Lenawee County’s name comes from a Schoolcraft pseudo-Native American name meaning man from either the Shawnee word lenawai or the Delaware word lenno. The county has Adrian as its county seat and was established in 1822.

Monroe County

Established in 1817, Monroe County is one of Michigan’s oldest counties and one of its 15 biggest. The county was named for James Monroe, the fifth US President, who is the namesake of 17 different Monroe counties in the United States. Monroe is also the county seat of Monroe County, Michigan.

Cairn Highway, Kewadin, Michigan
45th Parallel – Cairn Highway | photo via jrcjr321

Discover the Michigan County Cairn in Kewadin

Located slightly north of Kewadin, Michigan, an extraordinary monument dedicated to the 45th Parallel can be found in a quaint roadside park along a rural route.

Constructed in 1938, this monument is a cairn, a unique structure composed of rocks collected from all 83 counties in Michigan. Each rock is marked to indicate its county of origin, allowing visitors to identify and appreciate the diverse geological contributions from across the state.

This monument serves as a homage to Hugh J. Gray, a pioneer in promoting state tourism and the inaugural director of the Western Michigan Tourist & Resort Association. Gray played a pivotal role in revitalizing the region’s economy through tourism, following the decline of the lumber industry.

In recognition of his over two decades of dedication, a cairn was erected in his honor, celebrated with a lavish banquet in Traverse City on June 28, 1938. The event was attended by notable figures, including Governor Frank Murphy and U.S. Senators Arthur H. Vandenburg and Prentiss M. Brown.

Cairn Highway, Kewadin, Michigan
45th Parallel – Cairn Highway | photo via jrcjr321

Fun Fact: Hidden behind the monument’s plaque is a time capsule containing historical newspapers and tourist brochures, capturing the essence of the era.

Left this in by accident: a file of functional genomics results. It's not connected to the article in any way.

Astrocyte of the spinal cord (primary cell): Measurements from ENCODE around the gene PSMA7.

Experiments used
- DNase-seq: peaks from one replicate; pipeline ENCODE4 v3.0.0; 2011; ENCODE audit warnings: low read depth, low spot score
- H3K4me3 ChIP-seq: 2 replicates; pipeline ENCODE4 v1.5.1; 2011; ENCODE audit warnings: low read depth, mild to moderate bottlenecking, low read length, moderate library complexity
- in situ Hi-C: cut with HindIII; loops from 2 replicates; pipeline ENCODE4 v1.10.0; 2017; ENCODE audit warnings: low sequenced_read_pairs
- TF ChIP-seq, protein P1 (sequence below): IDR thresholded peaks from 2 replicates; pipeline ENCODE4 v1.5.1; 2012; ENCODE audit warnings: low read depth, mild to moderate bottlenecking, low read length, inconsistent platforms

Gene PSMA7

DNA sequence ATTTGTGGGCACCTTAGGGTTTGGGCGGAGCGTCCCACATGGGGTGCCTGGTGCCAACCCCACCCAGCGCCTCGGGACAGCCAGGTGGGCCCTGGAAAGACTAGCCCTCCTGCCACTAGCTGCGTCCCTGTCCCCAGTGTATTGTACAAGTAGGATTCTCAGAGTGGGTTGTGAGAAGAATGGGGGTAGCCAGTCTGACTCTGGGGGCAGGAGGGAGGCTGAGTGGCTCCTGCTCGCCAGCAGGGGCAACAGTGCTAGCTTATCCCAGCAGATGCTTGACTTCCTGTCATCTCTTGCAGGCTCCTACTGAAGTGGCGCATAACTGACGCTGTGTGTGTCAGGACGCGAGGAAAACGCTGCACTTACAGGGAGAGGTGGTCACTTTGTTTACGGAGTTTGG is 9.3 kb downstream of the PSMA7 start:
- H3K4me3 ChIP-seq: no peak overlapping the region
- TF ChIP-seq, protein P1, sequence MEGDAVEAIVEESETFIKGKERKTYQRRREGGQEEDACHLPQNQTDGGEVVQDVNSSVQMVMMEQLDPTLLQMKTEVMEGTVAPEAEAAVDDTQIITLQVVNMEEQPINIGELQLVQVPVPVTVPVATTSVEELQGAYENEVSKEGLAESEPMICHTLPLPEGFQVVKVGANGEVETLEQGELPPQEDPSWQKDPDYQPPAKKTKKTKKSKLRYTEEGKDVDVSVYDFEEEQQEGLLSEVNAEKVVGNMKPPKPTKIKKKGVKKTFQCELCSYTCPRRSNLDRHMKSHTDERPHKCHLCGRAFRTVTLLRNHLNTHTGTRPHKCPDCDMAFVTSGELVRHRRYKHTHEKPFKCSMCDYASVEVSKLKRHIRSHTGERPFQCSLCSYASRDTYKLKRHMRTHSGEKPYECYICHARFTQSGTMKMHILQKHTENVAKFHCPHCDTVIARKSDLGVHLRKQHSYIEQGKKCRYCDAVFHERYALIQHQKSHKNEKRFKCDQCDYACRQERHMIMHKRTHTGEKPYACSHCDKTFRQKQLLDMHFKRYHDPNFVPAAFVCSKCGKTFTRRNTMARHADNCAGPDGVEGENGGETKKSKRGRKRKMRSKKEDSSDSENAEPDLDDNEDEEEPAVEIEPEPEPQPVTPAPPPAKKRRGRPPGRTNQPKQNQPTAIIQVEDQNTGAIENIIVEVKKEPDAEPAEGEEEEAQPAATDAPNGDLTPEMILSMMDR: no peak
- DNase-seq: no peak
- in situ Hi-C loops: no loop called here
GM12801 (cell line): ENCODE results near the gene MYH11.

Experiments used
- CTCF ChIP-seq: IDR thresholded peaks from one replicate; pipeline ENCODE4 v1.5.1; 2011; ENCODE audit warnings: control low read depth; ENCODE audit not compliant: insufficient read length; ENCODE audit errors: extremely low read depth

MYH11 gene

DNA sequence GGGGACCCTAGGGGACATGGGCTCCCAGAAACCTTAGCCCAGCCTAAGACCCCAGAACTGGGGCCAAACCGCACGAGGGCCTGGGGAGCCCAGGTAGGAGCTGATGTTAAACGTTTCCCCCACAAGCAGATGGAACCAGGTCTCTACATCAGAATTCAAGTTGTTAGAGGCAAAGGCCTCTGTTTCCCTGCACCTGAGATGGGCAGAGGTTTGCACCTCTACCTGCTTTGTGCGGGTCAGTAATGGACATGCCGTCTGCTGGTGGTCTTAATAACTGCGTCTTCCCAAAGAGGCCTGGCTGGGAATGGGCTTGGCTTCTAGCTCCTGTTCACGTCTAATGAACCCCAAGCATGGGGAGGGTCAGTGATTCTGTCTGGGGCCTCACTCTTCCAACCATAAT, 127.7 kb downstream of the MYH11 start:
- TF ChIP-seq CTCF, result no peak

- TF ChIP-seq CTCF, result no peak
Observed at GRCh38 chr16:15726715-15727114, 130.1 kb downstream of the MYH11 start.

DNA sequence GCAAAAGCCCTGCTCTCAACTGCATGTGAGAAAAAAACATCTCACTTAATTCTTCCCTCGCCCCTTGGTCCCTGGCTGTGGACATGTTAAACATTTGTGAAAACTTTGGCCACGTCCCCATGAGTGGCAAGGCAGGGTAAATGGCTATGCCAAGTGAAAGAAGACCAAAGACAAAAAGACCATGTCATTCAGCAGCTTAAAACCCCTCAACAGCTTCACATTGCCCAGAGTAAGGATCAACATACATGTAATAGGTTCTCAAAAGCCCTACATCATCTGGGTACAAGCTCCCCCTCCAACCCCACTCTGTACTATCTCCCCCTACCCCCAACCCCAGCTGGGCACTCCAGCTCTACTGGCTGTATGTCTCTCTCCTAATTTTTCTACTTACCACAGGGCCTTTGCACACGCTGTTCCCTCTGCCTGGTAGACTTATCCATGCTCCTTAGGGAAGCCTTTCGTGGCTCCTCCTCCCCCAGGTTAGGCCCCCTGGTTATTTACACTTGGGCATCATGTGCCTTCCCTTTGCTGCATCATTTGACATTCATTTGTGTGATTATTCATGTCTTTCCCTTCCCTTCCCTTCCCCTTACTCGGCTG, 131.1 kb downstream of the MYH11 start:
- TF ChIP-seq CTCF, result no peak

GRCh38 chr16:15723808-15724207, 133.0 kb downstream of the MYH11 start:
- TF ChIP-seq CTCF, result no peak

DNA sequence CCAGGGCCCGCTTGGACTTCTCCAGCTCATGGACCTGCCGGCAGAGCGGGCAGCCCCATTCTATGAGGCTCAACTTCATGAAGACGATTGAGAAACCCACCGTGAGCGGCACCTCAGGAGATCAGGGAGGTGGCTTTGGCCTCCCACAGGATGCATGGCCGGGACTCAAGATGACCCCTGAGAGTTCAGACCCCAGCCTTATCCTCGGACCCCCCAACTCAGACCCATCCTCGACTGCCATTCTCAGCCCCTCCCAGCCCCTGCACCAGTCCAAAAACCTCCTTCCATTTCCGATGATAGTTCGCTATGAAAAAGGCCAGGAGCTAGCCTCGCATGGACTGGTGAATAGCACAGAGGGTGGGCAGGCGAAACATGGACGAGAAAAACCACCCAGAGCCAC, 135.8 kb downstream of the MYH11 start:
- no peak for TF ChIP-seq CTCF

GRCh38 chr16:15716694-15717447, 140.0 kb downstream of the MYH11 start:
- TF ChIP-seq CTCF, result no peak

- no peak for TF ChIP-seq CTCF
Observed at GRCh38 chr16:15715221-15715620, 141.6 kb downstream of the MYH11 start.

The cairn’s location, while seemingly arbitrary, is actually a few miles south of the true 45th Parallel, which is precisely marked further north along the highway. This discrepancy adds to the monument’s mystique, inviting speculation about its placement and the symbolic significance of the stones.

Originally, US Highway 31 ran adjacent to the monument, making it a prominent landmark. However, the highway was later rerouted, leading to the monument and the Old Cairn Highway being overlooked by many travelers. Despite this, the area still holds historical significance, evidenced by the remnants of the “Polar Equator Trail,” a tourism initiative from the early 1970s aimed at highlighting Michigan’s natural beauty along the 45th Parallel.

Cairn Highway, Kewadin, Michigan
45th Parallel – Cairn Highway | photo via jrcjr321

The monument not only commemorates Hugh Gray’s contributions to Michigan tourism but also stands as a testament to the state’s collective effort to honor its heritage. The varied stones, including an unconventional rubber cube from Wexford County, symbolize the unity and diversity of Michigan’s communities.

As US Highway 31 and the Old Cairn Highway converge north of the monument, visitors are reminded of the geographical and historical significance of the 45th Parallel, marking the midpoint between the Equator and the North Pole.

The Skyline Of Detroit Viewed From Ontario
Detroit – Wayne County | photo via harry mtike/Shutterstock

Visit One of Michigan’s 83 Counties Today

No matter where you travel, each of Michigan’s 83 counties is waiting to be discovered. Every county, no matter how big or how small is brimming with history, famous landmarks, unique roadside attractions, quaint eateries, and plenty more to satisfy every type of traveler.

Whether you travel a few counties over from your home base or you’re visiting from out of town, Michigan’s counties are perfect for exploring on a quick day trip or a long state road trip. So whether you want to travel from Wayne County to Saginaw County or make the journey from Schoolcraft County to Gogebic County, now is the perfect time to plan your next Michigan adventure! 

And if you’re really up for a challenge, check out this Michigan Counties scratch off poster which turns visiting all 83 counties into an exciting quest!